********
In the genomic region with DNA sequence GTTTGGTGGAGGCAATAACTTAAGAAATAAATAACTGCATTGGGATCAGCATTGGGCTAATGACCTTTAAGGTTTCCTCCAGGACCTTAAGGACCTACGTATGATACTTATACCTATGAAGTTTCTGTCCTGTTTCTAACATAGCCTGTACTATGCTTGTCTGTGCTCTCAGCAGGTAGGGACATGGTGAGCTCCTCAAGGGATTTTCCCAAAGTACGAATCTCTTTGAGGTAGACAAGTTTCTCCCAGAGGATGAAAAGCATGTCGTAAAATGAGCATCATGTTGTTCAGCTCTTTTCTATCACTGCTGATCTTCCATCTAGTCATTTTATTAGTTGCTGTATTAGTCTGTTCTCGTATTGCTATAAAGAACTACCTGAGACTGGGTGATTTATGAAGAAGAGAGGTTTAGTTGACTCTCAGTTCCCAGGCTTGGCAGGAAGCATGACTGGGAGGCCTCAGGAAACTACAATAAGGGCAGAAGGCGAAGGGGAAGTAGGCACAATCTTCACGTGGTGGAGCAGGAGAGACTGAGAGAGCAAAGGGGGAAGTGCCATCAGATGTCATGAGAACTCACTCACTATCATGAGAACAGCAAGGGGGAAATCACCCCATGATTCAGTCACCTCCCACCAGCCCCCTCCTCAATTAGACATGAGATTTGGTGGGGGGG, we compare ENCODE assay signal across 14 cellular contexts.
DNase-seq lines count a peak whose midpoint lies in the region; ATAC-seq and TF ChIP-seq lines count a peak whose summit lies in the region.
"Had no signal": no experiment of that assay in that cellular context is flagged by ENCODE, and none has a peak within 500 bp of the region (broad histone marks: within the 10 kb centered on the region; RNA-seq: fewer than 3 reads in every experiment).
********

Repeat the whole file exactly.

In the genomic region with DNA sequence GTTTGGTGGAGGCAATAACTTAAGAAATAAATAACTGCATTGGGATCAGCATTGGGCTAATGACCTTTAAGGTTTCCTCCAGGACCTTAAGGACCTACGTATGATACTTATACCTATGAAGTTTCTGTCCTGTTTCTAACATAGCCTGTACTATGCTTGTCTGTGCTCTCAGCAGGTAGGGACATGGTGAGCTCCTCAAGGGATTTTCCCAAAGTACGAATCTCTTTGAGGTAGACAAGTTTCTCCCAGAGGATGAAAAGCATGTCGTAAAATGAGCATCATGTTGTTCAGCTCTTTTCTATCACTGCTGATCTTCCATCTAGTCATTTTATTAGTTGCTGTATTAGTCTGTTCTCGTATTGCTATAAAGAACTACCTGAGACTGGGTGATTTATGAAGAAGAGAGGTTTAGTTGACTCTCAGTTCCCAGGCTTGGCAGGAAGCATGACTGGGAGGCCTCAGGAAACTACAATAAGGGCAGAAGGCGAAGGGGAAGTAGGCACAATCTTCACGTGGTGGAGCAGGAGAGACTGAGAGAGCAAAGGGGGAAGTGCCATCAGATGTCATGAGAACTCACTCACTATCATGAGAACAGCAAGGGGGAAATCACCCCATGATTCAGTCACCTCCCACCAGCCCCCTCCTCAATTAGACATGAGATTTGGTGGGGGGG, we compare ENCODE assay signal across 14 cellular contexts.
DNase-seq lines count a peak whose midpoint lies in the region; ATAC-seq and TF ChIP-seq lines count a peak whose summit lies in the region.
"Had no signal": no experiment of that assay in that cellular context is flagged by ENCODE, and none has a peak within 500 bp of the region (broad histone marks: within the 10 kb centered on the region; RNA-seq: fewer than 3 reads in every experiment).